‘The Daily Show’ fans lead a liberal revolution
While journalists may be expected to report current events without a personal bias, the most popular news shows on television are designed to give their audience news updates from a specific point of view. Many Americans align their views with one of two extremes, conservative or liberal, which influence their decisions when selecting credible news sources.
Two programs representing these extremes are Jon Stewart’s ‘The Daily Show’ on the Comedy Central Network and Bill O’Reilly’s ‘The O’Reilly Factor” on Fox. Stewart and O’Reilly butt heads on nearly every divisive political issue, with Stewart’s liberal humor sharply contrasting O’Reilly’s straight-edge conservatism. These shows discuss the same issues, but from two opposite positions, creating one of the most talked-about rivalries in TV journalism.
O’Reilly said Stewart’s viewers consist of ‘stoned slackers’ and ‘dopey kids’ when the comedian appeared on ‘The O’Reilly Factor’ during the 2004 presidential race.
‘I mean, you’ve got stoned slackers watching your dopey show every night, OK, and they can vote,’ O’Reilly snapped at Stewart for swaying young Americans with his anti-Bush agenda. ‘And 87 percent of them are intoxicated when they watch.’
Despite these harsh allegations, the 2004 Nielson Media Research statistics published by CNN revealed that O’Reilly’s alleged facts demeaning Stewart’s young audience couldn’t be farther from the truth.
”Daily Show’ viewers are 78 percent more likely than the average adult to have four or more years of college education,’ Bryan Long reported on CNN.com. ‘O’Reilly’s audience is only 24 percent more likely to have that much schooling.’
Despite criticisms about the intelligence of his audience, Stewart has gained an audience that has become as influential on U.S. politics as O’Reilly’s conservative followers. This was evident in the November midterm elections during which youth voter turnout increased by two million people since the last election.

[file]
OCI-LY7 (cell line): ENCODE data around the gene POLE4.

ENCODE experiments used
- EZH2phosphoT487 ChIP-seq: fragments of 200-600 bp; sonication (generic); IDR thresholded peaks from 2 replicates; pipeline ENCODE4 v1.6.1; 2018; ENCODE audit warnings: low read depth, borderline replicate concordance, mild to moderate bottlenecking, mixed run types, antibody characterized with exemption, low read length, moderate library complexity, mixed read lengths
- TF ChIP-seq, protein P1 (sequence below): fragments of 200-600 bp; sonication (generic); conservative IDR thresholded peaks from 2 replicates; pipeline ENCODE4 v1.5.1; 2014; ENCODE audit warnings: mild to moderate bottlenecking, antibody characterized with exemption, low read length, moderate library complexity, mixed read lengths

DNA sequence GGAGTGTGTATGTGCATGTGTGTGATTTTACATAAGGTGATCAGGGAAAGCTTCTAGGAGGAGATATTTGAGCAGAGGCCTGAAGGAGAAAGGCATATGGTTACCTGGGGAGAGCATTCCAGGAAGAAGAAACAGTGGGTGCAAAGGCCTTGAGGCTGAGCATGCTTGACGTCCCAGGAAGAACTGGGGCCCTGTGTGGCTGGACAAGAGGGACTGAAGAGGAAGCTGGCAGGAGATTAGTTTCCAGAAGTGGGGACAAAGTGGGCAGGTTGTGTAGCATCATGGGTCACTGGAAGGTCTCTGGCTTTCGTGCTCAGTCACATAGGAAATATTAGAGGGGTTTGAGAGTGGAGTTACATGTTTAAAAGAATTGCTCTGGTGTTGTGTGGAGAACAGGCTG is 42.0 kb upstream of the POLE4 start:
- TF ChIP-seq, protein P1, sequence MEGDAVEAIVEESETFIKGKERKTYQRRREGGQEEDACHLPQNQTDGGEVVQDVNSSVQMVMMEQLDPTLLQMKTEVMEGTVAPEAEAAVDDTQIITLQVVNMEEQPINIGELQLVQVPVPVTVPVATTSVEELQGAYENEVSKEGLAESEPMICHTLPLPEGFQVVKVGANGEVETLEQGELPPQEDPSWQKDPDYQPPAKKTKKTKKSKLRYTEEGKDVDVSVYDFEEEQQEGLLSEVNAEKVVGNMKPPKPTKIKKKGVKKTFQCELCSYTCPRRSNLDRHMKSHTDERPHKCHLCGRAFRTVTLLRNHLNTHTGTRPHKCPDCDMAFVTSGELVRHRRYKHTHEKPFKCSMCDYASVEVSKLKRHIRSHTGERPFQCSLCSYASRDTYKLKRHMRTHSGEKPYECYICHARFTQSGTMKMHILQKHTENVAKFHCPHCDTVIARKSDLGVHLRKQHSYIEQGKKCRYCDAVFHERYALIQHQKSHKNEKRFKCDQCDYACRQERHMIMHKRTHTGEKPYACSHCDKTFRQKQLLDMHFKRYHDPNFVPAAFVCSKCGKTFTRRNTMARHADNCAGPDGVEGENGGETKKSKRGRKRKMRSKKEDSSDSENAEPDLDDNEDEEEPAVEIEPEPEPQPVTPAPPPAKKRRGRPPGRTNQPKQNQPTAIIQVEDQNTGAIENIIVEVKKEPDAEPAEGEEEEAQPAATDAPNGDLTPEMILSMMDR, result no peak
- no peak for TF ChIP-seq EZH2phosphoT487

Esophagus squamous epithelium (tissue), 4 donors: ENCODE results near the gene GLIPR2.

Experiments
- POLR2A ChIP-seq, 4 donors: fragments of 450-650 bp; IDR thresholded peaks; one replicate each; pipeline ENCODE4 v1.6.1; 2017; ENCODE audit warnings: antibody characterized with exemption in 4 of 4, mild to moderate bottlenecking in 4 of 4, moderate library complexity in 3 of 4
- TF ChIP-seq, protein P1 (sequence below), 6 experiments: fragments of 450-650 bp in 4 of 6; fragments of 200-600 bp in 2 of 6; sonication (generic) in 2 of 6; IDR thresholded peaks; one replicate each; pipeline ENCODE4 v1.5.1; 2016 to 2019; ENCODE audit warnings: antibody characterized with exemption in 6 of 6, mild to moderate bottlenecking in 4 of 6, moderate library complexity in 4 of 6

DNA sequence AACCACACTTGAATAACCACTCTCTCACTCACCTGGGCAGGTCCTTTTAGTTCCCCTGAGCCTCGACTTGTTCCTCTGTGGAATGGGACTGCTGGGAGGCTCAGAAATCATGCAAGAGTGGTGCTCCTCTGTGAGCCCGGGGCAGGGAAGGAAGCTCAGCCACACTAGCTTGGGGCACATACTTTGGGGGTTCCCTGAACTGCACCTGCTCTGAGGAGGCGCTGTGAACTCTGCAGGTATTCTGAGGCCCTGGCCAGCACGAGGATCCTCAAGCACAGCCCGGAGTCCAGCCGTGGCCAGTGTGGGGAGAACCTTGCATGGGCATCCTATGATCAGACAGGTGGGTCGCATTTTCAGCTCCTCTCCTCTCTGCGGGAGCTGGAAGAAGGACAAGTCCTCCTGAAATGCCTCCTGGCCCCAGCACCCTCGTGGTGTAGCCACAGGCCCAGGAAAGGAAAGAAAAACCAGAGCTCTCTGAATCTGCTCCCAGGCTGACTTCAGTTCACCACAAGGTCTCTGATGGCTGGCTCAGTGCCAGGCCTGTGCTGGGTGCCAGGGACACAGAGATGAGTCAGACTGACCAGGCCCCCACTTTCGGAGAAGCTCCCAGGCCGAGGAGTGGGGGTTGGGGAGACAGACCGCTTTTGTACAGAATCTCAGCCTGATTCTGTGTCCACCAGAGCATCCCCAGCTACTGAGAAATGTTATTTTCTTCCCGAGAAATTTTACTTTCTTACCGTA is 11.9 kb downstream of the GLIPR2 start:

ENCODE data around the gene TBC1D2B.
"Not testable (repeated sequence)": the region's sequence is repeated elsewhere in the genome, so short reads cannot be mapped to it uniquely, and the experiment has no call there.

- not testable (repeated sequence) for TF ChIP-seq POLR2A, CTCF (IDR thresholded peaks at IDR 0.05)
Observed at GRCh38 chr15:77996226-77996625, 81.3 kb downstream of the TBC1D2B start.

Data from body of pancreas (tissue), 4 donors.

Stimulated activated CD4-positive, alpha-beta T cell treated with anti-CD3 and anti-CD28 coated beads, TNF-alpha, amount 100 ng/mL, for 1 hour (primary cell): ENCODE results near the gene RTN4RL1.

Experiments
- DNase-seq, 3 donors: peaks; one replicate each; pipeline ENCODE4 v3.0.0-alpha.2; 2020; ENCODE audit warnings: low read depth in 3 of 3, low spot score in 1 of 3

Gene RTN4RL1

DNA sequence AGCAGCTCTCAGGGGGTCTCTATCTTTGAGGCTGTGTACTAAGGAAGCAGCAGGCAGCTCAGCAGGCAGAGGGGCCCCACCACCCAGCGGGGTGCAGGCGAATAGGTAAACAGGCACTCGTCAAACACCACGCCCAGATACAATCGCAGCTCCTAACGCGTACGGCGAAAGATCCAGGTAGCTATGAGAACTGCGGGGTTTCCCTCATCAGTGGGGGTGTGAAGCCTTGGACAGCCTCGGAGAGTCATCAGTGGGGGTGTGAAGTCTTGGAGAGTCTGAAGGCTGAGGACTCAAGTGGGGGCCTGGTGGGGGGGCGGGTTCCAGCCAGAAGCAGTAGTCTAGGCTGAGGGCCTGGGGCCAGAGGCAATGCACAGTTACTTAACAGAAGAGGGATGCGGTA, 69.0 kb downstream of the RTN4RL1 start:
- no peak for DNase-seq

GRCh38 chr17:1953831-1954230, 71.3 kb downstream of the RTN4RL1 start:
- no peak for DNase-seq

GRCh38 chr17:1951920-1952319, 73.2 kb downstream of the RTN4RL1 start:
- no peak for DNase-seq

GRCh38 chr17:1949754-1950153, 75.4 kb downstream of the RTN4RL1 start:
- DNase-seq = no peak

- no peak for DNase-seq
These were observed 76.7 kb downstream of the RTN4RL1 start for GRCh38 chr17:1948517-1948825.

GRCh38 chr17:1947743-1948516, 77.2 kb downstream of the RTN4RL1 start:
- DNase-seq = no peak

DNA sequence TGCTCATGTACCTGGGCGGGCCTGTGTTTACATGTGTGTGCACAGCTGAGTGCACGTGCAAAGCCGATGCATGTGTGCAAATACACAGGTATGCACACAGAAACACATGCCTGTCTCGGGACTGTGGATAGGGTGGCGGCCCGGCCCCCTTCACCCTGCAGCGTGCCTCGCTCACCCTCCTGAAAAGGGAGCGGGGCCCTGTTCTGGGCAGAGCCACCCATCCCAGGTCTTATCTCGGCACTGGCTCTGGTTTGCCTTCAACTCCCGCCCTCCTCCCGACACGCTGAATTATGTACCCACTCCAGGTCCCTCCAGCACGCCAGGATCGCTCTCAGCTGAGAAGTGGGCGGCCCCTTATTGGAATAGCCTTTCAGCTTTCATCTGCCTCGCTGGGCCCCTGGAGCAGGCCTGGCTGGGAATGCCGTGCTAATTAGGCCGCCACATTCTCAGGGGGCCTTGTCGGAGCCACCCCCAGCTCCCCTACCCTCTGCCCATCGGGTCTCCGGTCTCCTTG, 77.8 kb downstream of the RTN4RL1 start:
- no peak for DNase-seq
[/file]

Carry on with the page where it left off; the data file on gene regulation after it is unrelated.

By appealing to their interests with humor and entertainment, Stewart has educated a generation of young Americans that are harshly criticized as being apathetic and lazy when it comes to politics. Unlike the straight-line style of most television news anchors, Stewart knows how to relate to college-aged viewers.
The response to the success of ‘The Daily Show’ is overwhelmingly evident on college campuses around the nation where students’ political consciousness is being raised significantly. Many students are becoming increasingly fluent in political issues in order to fully enjoy Stewart’s jokes on the show.
Not only are shows like ‘The Daily Show’ providing students with relevant knowledge of current events, they are inspiring a generation to rebel against criticisms calling them uninformed and disinterested in contemporary political issues. As it turns out, ‘The Daily Show’ audience is proving knowledgeable about more than weed and beer. Apparently this generation of ‘stoned slackers’ that laughs at beer jokes and can’t stomach conservative news is proving to be as politically savvy as its right-wing critics.
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